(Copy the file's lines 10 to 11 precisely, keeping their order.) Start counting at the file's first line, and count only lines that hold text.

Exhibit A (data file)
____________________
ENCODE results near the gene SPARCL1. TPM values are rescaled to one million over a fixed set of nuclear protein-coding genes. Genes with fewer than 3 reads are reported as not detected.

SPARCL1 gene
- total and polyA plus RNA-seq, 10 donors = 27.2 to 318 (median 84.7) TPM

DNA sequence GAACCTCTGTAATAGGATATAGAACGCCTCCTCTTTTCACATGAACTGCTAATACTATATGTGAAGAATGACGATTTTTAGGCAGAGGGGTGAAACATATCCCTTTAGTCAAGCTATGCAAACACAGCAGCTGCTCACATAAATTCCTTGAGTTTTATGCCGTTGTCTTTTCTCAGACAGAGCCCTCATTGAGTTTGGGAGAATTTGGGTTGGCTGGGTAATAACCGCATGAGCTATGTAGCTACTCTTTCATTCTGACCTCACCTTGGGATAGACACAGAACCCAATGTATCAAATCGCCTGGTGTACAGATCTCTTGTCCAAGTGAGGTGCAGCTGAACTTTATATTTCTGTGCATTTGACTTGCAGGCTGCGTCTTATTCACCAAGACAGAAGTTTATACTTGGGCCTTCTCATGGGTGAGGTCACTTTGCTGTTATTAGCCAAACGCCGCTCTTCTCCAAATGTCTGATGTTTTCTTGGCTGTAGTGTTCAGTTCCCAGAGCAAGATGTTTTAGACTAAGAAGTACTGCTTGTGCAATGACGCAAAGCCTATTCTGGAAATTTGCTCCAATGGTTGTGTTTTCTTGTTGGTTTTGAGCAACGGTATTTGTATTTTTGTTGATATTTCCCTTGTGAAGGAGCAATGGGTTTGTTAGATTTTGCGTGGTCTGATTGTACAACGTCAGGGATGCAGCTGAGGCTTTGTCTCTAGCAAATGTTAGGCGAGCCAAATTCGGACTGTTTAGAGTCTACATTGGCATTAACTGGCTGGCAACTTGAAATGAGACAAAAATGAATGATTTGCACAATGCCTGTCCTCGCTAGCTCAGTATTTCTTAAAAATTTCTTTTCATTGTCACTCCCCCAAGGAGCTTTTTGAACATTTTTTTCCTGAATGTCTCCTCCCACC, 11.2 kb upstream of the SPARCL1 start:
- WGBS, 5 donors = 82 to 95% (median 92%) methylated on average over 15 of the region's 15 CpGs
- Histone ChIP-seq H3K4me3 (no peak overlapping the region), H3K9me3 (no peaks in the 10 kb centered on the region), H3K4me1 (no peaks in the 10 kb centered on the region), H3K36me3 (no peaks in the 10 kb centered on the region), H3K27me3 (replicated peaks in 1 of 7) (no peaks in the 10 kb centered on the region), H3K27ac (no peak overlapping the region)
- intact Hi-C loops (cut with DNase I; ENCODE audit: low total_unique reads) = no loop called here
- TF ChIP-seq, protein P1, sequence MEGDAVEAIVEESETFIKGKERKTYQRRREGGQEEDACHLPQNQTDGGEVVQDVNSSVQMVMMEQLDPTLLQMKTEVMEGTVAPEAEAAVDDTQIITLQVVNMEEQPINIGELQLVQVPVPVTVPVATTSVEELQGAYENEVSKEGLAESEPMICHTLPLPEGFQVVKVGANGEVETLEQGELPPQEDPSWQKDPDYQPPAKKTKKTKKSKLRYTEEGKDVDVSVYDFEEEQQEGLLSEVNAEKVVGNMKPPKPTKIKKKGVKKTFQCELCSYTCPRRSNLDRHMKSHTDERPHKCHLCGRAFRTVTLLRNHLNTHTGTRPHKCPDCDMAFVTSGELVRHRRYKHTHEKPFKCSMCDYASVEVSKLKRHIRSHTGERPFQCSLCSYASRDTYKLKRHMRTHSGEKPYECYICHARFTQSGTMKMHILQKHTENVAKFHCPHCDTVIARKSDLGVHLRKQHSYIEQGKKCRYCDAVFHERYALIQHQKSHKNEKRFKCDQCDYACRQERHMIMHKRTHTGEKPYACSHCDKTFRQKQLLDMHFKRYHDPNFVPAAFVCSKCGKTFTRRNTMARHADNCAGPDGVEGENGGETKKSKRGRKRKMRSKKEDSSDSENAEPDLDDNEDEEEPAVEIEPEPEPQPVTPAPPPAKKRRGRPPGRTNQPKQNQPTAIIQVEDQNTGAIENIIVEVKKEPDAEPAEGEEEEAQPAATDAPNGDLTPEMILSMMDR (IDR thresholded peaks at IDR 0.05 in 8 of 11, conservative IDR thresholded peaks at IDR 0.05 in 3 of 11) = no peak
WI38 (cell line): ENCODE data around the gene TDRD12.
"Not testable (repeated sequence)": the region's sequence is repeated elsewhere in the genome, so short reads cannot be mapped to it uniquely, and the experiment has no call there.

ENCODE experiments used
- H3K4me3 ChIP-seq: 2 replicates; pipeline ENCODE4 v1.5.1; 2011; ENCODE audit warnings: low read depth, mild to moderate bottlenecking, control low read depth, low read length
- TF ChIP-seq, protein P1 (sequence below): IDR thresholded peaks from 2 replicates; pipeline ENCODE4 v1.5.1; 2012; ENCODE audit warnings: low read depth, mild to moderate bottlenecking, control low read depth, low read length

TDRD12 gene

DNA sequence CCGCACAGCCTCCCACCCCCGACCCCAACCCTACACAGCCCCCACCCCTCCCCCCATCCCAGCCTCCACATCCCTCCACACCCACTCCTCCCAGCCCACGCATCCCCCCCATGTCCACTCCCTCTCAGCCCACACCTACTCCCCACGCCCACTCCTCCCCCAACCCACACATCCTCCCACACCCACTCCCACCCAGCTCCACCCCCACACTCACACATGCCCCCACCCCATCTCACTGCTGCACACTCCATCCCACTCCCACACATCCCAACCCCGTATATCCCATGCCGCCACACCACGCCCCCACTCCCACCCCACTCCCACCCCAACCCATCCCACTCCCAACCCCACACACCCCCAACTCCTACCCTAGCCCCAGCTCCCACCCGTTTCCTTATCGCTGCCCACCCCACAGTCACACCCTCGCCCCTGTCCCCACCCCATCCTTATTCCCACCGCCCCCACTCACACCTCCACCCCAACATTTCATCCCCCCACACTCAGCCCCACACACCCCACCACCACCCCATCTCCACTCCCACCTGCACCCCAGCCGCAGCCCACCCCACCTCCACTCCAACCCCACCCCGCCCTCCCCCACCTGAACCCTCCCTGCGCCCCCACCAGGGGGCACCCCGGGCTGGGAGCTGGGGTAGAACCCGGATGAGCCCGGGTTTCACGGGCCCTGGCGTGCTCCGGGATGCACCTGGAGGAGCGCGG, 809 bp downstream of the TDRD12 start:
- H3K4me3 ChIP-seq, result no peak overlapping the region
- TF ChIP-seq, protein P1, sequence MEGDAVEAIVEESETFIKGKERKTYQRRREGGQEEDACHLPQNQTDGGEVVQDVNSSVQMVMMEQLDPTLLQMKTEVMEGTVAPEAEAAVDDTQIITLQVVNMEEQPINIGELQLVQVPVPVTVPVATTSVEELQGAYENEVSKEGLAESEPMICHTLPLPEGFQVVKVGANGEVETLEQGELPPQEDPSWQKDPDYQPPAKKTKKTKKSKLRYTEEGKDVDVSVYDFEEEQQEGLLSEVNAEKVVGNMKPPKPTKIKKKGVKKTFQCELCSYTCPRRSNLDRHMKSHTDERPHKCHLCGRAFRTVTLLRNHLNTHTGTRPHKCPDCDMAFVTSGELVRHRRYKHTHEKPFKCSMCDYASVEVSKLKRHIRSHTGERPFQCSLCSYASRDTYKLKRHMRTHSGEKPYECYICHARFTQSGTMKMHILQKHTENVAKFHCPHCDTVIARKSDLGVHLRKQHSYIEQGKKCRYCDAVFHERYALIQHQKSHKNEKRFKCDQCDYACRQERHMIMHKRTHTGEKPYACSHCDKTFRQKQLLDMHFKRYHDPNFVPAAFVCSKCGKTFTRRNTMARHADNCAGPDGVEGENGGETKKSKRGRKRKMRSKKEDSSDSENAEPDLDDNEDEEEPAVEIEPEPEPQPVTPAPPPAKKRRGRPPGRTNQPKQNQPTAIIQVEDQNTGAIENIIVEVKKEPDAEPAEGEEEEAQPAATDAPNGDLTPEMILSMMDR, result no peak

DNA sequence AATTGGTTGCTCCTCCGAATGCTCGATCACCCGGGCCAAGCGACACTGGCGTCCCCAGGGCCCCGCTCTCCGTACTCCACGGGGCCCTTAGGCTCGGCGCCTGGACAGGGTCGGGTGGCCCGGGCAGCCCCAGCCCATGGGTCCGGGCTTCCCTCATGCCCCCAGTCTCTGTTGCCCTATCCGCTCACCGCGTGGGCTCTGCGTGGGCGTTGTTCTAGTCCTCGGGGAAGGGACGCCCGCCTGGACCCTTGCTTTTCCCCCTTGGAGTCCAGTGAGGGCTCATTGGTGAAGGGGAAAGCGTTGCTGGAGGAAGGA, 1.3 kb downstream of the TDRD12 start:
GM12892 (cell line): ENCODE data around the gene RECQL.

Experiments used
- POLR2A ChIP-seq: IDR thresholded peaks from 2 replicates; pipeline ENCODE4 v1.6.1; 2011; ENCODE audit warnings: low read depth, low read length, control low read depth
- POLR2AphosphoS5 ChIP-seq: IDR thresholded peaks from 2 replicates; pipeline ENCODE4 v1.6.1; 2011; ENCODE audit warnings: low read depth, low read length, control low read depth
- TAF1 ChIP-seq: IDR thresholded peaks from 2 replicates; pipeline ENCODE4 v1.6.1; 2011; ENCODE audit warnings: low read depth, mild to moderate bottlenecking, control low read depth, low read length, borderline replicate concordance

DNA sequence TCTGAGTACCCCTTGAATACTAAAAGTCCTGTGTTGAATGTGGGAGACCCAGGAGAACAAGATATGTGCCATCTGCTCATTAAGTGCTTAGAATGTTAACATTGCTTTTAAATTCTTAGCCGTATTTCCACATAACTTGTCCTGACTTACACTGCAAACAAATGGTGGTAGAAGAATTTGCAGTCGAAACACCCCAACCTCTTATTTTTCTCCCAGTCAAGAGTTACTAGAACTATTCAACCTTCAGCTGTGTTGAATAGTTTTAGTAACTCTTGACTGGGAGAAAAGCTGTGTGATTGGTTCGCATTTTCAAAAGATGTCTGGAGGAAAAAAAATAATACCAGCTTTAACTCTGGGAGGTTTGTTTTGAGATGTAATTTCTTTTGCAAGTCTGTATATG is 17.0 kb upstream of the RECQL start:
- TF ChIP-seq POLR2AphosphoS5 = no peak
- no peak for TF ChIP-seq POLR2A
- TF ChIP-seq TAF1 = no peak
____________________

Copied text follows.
"Not testable (repeated sequence)": the region's sequence is repeated elsewhere in the genome, so short reads cannot be mapped to it uniquely, and the experiment has no call there.

ENCODE experiments used